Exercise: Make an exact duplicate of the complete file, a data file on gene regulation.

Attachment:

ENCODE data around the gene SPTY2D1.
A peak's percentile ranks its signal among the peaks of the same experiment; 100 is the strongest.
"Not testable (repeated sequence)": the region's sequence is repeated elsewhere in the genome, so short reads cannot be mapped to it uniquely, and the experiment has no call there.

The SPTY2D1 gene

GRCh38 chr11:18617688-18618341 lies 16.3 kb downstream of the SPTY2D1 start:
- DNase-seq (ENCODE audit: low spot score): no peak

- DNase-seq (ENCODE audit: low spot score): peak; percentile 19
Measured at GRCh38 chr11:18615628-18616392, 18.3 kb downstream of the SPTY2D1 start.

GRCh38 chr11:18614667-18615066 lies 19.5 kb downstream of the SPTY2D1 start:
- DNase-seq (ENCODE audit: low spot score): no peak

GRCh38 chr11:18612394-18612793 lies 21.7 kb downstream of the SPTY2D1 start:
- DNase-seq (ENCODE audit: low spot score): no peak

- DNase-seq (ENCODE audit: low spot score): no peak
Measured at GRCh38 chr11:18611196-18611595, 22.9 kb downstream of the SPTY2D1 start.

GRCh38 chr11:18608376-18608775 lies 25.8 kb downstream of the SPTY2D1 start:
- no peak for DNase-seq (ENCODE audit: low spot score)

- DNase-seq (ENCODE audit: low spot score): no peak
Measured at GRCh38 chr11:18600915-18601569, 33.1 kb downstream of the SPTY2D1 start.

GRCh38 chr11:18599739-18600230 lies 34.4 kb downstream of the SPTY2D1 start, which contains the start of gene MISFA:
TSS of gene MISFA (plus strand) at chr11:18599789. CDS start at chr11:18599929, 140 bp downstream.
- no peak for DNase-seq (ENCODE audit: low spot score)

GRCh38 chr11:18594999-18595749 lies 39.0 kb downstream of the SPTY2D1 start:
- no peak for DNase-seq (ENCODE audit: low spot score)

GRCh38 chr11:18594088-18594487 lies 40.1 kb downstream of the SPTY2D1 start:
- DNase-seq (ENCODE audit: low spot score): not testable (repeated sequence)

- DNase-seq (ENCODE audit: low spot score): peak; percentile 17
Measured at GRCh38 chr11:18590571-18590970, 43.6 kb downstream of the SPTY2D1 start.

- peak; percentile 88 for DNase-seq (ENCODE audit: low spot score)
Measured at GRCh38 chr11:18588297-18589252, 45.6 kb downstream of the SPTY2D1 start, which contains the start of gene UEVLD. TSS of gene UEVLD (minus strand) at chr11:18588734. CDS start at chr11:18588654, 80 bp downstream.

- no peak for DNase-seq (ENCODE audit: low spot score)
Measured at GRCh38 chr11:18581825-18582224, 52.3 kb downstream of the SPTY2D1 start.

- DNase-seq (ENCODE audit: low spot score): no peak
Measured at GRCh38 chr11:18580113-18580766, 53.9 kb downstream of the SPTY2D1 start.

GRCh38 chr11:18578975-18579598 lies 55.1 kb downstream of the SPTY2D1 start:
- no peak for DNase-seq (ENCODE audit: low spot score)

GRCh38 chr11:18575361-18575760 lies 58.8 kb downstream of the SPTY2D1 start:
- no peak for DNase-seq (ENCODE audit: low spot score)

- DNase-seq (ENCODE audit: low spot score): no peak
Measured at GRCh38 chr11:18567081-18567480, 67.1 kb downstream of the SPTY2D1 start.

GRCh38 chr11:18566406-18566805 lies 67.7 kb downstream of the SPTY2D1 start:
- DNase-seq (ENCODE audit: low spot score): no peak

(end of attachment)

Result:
ENCODE data around the gene SPTY2D1.
A peak's percentile ranks its signal among the peaks of the same experiment; 100 is the strongest.
"Not testable (repeated sequence)": the region's sequence is repeated elsewhere in the genome, so short reads cannot be mapped to it uniquely, and the experiment has no call there.

The SPTY2D1 gene

GRCh38 chr11:18617688-18618341 lies 16.3 kb downstream of the SPTY2D1 start:
- DNase-seq (ENCODE audit: low spot score): no peak

- DNase-seq (ENCODE audit: low spot score): peak; percentile 19
Measured at GRCh38 chr11:18615628-18616392, 18.3 kb downstream of the SPTY2D1 start.

GRCh38 chr11:18614667-18615066 lies 19.5 kb downstream of the SPTY2D1 start:
- DNase-seq (ENCODE audit: low spot score): no peak

GRCh38 chr11:18612394-18612793 lies 21.7 kb downstream of the SPTY2D1 start:
- DNase-seq (ENCODE audit: low spot score): no peak

- DNase-seq (ENCODE audit: low spot score): no peak
Measured at GRCh38 chr11:18611196-18611595, 22.9 kb downstream of the SPTY2D1 start.

GRCh38 chr11:18608376-18608775 lies 25.8 kb downstream of the SPTY2D1 start:
- no peak for DNase-seq (ENCODE audit: low spot score)

- DNase-seq (ENCODE audit: low spot score): no peak
Measured at GRCh38 chr11:18600915-18601569, 33.1 kb downstream of the SPTY2D1 start.

GRCh38 chr11:18599739-18600230 lies 34.4 kb downstream of the SPTY2D1 start, which contains the start of gene MISFA:
TSS of gene MISFA (plus strand) at chr11:18599789. CDS start at chr11:18599929, 140 bp downstream.
- no peak for DNase-seq (ENCODE audit: low spot score)

GRCh38 chr11:18594999-18595749 lies 39.0 kb downstream of the SPTY2D1 start:
- no peak for DNase-seq (ENCODE audit: low spot score)

GRCh38 chr11:18594088-18594487 lies 40.1 kb downstream of the SPTY2D1 start:
- DNase-seq (ENCODE audit: low spot score): not testable (repeated sequence)

- DNase-seq (ENCODE audit: low spot score): peak; percentile 17
Measured at GRCh38 chr11:18590571-18590970, 43.6 kb downstream of the SPTY2D1 start.

- peak; percentile 88 for DNase-seq (ENCODE audit: low spot score)
Measured at GRCh38 chr11:18588297-18589252, 45.6 kb downstream of the SPTY2D1 start, which contains the start of gene UEVLD. TSS of gene UEVLD (minus strand) at chr11:18588734. CDS start at chr11:18588654, 80 bp downstream.

- no peak for DNase-seq (ENCODE audit: low spot score)
Measured at GRCh38 chr11:18581825-18582224, 52.3 kb downstream of the SPTY2D1 start.

- DNase-seq (ENCODE audit: low spot score): no peak
Measured at GRCh38 chr11:18580113-18580766, 53.9 kb downstream of the SPTY2D1 start.

GRCh38 chr11:18578975-18579598 lies 55.1 kb downstream of the SPTY2D1 start:
- no peak for DNase-seq (ENCODE audit: low spot score)

GRCh38 chr11:18575361-18575760 lies 58.8 kb downstream of the SPTY2D1 start:
- no peak for DNase-seq (ENCODE audit: low spot score)

- DNase-seq (ENCODE audit: low spot score): no peak
Measured at GRCh38 chr11:18567081-18567480, 67.1 kb downstream of the SPTY2D1 start.

GRCh38 chr11:18566406-18566805 lies 67.7 kb downstream of the SPTY2D1 start:
- DNase-seq (ENCODE audit: low spot score): no peak